Currently, there are over 100 vacant nursing positions. More than half are permanent vacancies which have been advertised but not filled.
The work-to-rule, which started on Monday, followed a breakdown in talks between the parties at the WRC last Friday.
INMO industrial relations officer in the northeast Tony Fitzpatrick said the work-to-rule will continue and could be escalated.
He said bed capacity remained an outstanding issue that needed to be resolved because nurses needed to be able to deliver safe care.
“We are willing to reconvene at the WRC, primarily to talk about bed capacity because, pending the recruitment and retention of staff, the hospital needs to curtail the service to reflect the staff that they have,” said Mr Fitzpatrick.
“We have said that our dispute remains in place and we willing to engage with the WRC in the morning [today] to see if we can get a resolution.”
He said there were no immediate plans to escalate the work-to-rule that would be reviewed if no progress was made in the talks.
It could be escalated further, if necessary.
Mr Fitzpatrick said Our Lady of Lourdes was not the only acute hospital in the country experiencing a significant staff shortage.
“The Government and the HSE needs to address the shortage of nurses or else there will be a significant curtailment of services throughout the country.”
Nurses at the Drogheda hospital are limiting themselves to core care duties.
They are not attending non-clinical meetings, inputting computer data or answering telephones.
Speaking on RTÉ radio yesterday, Mr Fitzpatrick said patients would have better care during the work-to-rule because nurses would be able to concentrate on taking care of them rather than doing other work.
A spokesperson for the RCSI Hospitals Group would only confirm yesterday that both the hospital and the INMO had been invited to engage with the WRC this morning.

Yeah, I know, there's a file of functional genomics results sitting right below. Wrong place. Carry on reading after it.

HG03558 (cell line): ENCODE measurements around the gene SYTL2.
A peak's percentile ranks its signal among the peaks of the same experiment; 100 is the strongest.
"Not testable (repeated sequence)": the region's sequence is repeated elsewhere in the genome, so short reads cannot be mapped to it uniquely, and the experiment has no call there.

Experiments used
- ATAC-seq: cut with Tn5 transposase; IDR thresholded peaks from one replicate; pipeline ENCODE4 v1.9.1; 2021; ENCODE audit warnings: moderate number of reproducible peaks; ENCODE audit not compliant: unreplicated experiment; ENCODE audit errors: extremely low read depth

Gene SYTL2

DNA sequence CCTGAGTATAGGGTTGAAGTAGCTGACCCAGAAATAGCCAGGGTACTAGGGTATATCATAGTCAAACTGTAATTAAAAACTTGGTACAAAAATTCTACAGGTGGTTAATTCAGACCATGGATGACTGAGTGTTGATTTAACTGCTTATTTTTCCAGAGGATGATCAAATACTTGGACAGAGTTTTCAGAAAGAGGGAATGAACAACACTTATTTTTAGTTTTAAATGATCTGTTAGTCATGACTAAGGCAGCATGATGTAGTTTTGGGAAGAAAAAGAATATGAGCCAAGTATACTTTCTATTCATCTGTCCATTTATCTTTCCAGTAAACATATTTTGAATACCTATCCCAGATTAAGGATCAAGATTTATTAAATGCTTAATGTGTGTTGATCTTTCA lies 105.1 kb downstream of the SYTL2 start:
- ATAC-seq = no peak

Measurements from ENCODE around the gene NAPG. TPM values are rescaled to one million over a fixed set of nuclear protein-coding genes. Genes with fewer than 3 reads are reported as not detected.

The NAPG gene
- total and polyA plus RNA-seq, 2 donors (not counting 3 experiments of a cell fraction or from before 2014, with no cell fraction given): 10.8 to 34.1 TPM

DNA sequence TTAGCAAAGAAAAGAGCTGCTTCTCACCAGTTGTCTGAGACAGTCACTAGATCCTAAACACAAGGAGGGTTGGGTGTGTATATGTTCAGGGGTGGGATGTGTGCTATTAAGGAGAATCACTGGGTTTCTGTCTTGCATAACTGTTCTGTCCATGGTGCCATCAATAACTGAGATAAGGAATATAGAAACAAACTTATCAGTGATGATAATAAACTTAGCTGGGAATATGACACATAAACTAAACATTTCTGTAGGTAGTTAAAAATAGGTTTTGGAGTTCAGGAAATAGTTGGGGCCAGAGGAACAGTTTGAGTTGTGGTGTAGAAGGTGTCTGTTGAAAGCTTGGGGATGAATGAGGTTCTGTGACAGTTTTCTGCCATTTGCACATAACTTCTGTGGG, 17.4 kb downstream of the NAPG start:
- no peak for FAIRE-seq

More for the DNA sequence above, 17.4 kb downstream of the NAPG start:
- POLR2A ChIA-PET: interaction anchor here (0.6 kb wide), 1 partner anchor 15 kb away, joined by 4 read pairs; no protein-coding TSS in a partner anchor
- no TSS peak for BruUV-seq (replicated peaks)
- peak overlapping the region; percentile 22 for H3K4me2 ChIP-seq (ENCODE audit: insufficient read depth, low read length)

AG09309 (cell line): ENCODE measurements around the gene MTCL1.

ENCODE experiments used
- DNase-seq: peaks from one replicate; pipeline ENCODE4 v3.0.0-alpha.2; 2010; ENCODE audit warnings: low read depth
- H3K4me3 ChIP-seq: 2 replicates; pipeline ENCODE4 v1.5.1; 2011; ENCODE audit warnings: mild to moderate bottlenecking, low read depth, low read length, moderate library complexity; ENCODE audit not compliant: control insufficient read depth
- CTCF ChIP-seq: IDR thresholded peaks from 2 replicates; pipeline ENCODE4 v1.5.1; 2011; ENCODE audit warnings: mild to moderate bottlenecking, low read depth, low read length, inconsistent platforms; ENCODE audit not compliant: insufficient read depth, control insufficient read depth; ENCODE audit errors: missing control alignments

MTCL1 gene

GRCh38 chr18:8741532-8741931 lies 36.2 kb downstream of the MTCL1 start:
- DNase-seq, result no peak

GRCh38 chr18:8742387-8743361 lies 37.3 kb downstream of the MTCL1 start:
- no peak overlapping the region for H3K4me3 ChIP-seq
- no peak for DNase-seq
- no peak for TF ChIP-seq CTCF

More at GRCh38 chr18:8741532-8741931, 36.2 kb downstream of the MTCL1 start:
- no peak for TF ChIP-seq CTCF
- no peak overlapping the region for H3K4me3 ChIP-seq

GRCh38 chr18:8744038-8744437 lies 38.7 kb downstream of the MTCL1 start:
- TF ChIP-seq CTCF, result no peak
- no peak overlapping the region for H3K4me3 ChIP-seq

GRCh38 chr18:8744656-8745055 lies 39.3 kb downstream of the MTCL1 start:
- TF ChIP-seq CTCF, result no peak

The group confirmed on Monday the hospital would implement a contingency plan to minimise, in so far as possible, the impact of the industrial action on patient care.
It said the emergency departments would remain open over the course of the industrial action to continue to meet patients’ urgent medical needs.
However, under the contingency plan, all planned, non-urgent, elective procedures, were cancelled yesterday. An exception was made for cancer-related procedures.
It said the hospital continued to be an extremely busy one with 52,000 attendances per year, 13,000 emergency admissions, and more than 22,000 inpatient discharges.
The HSE confirmed yesterday that critical posts would be exempted from a recruitment “pause”.
It also said existing contractual agreements and agreed funded posts would be honoured.
It said hospital groups were asked to submit a funded workforce plan and, pending agreement and approval of the plans, each had been advised of the need to pause on any further payroll additions.
“While existing contractual commitments will be honoured, the groups have been advised that no further offers should be made without the signed agreement of the hospital group chief executive officer,” the HSE stated.